We had a ‘horrible’ time this arvo, tasting through all the freshies from Giovanni Rosso. We’re picking this wine as the surprisingly approachable one to have while you wait a few years for the Cerretta to soften up a little. And by that, we mean you won’t be able to keep your paws of this for a year, and you’ll have finished your Cerretta stocks by New Year’s Eve 2019. Guaranteed (not actually guaranteed).
It’s red-fruited and aromatic from the get-go. Still super serious Barolo, with layers of subtle fresh herbs, chinotto, blood orange and licorice. But friendly. Like when you meet one of your business idols and they’re just a deadset legend as well as a bloody good operator. The palate is intense, knit tightly but spreads its spice and tannin out like a tidal wave of texture ridden by stern fruit. The finish is long and savoury, and completely satisfying. Yum. This is the one to convert anyone to the wonders of Barolo. Even your tee-totalling grandma. Also guaranteed (not actually guaranteed).
100% mofo happiness though - actually guaranteed.
“All Rosso's top Barolo crus are in Serralunga and they are aged traditionally. The nose is lean, perky, and piquant, with cranberry aromas. The palate is medium-bodied but vivacious, and the wine has fine clarity of fruit riding over the formidable tannins. It's almost out of balance yet it seems to work, thanks to the zest on the mid-palate and finish. Stylish and long.”
It’s cool, we get it, you want to know absolutely everything about this wine. Well here you go, go nuts.
- Alcohol by Vol.
- Bottle Vol
- Blend Info
- 100% Nebbiolo
- Serving Temp.
From the producer
Perfumes: the nose is vivid, powerful and neat; austere at the beginning. Wild berries, coffee, licorice, violet and mint. Good balsamic tones. Taste: powerful and structured; savoury with clear tannins; very long finish. Pairings: long cooking red meats, perfect with deer roast.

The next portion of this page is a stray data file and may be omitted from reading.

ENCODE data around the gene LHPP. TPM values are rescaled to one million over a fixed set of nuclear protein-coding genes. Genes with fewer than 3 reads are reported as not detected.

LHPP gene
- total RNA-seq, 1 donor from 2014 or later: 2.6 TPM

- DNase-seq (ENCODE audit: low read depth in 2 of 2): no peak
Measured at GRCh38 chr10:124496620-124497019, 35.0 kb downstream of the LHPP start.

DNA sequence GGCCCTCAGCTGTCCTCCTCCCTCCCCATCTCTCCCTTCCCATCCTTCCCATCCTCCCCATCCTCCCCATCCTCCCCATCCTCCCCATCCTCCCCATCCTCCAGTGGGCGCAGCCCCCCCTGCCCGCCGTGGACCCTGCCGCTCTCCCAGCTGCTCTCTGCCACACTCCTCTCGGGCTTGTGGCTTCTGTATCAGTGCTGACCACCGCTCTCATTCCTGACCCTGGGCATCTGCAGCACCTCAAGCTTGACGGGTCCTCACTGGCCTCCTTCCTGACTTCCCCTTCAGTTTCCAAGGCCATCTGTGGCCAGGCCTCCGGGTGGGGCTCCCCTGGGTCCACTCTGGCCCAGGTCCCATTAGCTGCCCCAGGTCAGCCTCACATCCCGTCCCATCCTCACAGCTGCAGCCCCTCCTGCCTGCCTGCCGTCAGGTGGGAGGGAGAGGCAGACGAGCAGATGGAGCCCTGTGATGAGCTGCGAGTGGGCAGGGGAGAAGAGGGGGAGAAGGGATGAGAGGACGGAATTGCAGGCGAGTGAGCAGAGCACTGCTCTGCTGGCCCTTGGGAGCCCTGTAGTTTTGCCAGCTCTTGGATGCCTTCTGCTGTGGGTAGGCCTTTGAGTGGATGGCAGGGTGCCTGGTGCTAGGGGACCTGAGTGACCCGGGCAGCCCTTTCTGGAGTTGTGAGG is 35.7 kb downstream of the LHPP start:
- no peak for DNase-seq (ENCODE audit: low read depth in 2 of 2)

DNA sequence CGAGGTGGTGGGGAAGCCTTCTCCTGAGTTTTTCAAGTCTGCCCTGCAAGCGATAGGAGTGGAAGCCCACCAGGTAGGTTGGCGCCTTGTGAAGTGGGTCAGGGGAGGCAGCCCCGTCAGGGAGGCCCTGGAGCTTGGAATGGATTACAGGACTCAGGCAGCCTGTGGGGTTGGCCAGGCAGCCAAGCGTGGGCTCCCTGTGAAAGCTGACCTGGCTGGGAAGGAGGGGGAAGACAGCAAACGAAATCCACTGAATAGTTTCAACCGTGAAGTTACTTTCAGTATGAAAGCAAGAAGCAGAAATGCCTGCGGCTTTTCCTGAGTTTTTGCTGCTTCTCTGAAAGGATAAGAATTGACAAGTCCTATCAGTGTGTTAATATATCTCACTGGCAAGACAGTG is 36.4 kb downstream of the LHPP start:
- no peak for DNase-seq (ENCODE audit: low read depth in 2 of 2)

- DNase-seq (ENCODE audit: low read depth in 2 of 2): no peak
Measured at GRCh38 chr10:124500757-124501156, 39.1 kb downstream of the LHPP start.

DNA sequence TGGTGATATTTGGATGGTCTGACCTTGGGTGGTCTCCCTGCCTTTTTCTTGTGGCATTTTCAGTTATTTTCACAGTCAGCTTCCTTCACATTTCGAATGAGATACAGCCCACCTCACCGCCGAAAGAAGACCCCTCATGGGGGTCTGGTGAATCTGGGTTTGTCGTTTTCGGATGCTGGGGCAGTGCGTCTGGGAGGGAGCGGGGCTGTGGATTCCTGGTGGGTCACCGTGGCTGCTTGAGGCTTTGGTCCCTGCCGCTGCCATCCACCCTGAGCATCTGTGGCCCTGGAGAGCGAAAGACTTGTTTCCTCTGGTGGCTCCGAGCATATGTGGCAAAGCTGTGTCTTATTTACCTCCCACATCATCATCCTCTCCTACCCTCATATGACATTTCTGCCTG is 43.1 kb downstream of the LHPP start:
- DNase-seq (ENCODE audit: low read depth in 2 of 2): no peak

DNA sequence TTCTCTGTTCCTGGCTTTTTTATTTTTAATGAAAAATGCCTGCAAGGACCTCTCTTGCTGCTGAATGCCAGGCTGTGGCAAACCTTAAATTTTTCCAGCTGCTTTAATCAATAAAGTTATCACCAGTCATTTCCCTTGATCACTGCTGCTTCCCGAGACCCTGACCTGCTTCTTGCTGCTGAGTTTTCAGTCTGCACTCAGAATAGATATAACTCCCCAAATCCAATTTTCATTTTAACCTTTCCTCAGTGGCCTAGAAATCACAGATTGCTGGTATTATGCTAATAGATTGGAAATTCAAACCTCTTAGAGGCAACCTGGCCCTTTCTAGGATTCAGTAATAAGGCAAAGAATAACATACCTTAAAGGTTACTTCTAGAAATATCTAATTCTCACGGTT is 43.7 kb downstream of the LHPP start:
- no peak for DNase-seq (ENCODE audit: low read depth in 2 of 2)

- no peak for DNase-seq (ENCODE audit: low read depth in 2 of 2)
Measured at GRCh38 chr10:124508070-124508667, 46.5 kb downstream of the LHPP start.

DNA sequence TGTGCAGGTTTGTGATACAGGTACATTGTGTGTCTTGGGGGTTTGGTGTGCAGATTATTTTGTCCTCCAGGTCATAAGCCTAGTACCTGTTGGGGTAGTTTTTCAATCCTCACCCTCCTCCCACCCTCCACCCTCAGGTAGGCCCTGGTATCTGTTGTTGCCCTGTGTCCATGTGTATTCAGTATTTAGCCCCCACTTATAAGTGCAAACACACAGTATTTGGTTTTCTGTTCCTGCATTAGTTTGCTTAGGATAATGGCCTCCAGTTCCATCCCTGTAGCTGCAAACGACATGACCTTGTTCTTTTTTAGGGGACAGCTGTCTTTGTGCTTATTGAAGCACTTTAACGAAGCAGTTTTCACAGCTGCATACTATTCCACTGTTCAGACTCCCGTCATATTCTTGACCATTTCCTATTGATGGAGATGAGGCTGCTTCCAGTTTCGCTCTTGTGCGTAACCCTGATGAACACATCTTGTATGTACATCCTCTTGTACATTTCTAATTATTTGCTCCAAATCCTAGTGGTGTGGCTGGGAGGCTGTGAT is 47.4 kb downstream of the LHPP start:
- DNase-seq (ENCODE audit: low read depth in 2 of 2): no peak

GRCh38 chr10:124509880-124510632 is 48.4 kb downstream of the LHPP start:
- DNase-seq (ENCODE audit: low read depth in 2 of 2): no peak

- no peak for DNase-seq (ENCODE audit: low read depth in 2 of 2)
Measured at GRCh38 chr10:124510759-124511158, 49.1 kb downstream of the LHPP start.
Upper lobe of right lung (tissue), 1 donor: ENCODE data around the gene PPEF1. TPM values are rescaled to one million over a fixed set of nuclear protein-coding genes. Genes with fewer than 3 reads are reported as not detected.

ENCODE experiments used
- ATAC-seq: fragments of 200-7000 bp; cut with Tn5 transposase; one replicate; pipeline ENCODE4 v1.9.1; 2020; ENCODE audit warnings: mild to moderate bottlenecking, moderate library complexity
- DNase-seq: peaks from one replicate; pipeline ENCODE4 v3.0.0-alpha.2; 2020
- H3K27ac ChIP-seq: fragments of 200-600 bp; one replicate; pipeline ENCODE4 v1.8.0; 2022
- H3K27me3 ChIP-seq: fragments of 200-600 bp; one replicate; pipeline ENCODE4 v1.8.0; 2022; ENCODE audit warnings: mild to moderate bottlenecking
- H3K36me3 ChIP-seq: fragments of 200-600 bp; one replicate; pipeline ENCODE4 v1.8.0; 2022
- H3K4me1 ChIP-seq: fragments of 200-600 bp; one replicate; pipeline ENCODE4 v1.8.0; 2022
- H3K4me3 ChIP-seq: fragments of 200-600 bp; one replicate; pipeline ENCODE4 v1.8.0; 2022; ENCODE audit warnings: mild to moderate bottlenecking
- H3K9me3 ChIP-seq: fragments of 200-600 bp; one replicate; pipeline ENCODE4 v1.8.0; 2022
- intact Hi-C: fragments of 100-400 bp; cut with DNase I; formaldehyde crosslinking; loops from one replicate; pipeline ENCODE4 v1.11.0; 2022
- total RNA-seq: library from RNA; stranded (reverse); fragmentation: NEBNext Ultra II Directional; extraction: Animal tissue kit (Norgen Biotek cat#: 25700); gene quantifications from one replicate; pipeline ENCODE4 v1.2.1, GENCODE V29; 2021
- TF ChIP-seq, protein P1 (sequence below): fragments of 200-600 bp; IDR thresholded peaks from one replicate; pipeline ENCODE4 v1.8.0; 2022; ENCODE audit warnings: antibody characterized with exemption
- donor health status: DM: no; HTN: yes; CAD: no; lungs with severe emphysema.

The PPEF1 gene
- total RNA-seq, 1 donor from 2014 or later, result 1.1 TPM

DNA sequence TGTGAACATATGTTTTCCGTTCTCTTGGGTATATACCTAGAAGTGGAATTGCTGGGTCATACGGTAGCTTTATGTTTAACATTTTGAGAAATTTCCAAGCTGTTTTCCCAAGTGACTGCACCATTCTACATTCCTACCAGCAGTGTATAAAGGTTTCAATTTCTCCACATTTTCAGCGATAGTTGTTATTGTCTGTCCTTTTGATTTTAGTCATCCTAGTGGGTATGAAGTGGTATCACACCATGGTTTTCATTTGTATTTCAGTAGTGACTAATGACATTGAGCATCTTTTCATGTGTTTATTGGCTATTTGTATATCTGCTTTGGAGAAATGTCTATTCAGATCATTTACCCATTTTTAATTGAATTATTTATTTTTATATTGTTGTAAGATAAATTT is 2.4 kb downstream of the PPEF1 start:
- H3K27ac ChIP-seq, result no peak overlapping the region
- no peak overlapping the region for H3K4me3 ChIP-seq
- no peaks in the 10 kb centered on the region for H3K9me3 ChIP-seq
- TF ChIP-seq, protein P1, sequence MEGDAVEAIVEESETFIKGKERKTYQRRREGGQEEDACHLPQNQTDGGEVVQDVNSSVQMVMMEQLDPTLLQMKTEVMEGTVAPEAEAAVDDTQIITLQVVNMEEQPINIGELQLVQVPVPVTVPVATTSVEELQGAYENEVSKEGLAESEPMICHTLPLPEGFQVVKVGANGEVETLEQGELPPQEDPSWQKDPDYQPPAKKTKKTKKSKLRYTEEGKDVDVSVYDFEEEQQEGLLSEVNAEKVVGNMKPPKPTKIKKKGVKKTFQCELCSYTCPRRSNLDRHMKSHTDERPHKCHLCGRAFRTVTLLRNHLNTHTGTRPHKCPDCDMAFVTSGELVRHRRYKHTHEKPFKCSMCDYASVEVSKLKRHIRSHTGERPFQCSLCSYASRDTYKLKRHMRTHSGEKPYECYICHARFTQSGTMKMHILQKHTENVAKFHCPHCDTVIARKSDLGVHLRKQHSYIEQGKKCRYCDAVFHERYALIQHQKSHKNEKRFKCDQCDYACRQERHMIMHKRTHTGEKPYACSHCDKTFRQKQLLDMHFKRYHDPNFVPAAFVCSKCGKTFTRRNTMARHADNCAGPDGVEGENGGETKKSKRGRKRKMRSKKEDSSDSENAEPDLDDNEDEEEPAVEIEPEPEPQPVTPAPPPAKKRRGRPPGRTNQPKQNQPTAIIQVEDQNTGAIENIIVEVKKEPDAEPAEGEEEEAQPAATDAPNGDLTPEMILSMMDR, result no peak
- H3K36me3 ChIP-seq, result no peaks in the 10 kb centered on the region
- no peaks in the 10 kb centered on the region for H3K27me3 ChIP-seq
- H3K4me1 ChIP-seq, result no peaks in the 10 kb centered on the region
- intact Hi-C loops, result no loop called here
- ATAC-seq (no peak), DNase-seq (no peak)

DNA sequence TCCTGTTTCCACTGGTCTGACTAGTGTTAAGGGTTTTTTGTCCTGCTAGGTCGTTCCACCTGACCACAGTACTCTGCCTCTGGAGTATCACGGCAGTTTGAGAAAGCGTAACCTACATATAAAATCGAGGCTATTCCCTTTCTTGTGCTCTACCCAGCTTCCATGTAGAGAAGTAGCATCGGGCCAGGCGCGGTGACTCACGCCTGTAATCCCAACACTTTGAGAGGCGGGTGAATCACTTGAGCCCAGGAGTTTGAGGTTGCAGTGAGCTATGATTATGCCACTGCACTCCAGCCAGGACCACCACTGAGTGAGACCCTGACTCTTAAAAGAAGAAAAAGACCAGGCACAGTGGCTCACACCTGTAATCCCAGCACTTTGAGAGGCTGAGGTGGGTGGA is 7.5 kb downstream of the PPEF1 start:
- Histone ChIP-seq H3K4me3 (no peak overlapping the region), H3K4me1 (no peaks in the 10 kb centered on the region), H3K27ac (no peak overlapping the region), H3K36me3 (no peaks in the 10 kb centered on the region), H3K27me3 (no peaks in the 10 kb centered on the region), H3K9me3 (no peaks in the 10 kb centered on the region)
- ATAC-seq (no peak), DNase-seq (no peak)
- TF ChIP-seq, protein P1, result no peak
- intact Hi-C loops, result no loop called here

Grape variety: 100% Nebbiolo Located in: Serralunga d'Alba – Serra Planted in: 1984 – 1996 – 2003 Training system: Guyot exposition: EAST – SOUTH/EAST
Harvest time: middle of October. The fermentation lasts some 25 days according to the vintage with daily pumping over of the wine mass with délestages at half of the period (fermentation in concrete tanks). The aging is conducted in 25 or 50hl large barrels of Fontainebleau Forest oak (from 18 to 36 months according to the vintage)
If you’ve never plugged Piedmont into Google images then now’s the time. A northern Italian region that spoons both France and Switzerland, it’s one of the more picturesque wine regions in the world and better yet, the vinos do the dramatic backdrop justice. Piedmont wines benefit from the warmth of the Mediterranean and the chill of the Alps, and the combination of these climates means the valleys will often be shrouded in fog. Behind the fog you’ll find Piedmont’s two superstar wines: Barolo and Barbaresco. Known as the King of Wines in Italy, Barolo in particular is lauded over worldwide but really, there’s more to Piedmont than these two. Aside from juicy, tannic nebbiolo, keep an eye out for barbera, the go-to vino for many Italians.
The rules are there ain’t no rules, but here are some foods we think will work pretty well with this wine...
Pizza with bocconcini, prosciutto & rocket
- 1 x 440g bought pizza base with tomato paste
- 5 bocconcini, thickly sliced
- 80g (1/2 cup) pitted black olives
- 80g baby rocket leaves
- 30g (1/3 cup) shaved parmesan
- 7 thin slices prosciutto, torn in half
- Preheat the oven to 250°C. Place an oven shelf in the lowest position. Place pizza base on a baking tray. Top with bocconcini and olives.
- Bake on the lowest shelf of oven for 8 minutes or until the bocconcini melts and the base is crisp.
- Meanwhile, combine the rocket and parmesan in a bowl.
- Top the pizza with the prosciutto and the rocket mixture to serve.
The wines we remember are about the moments. The people, the places. That’s life. Here are some ideas...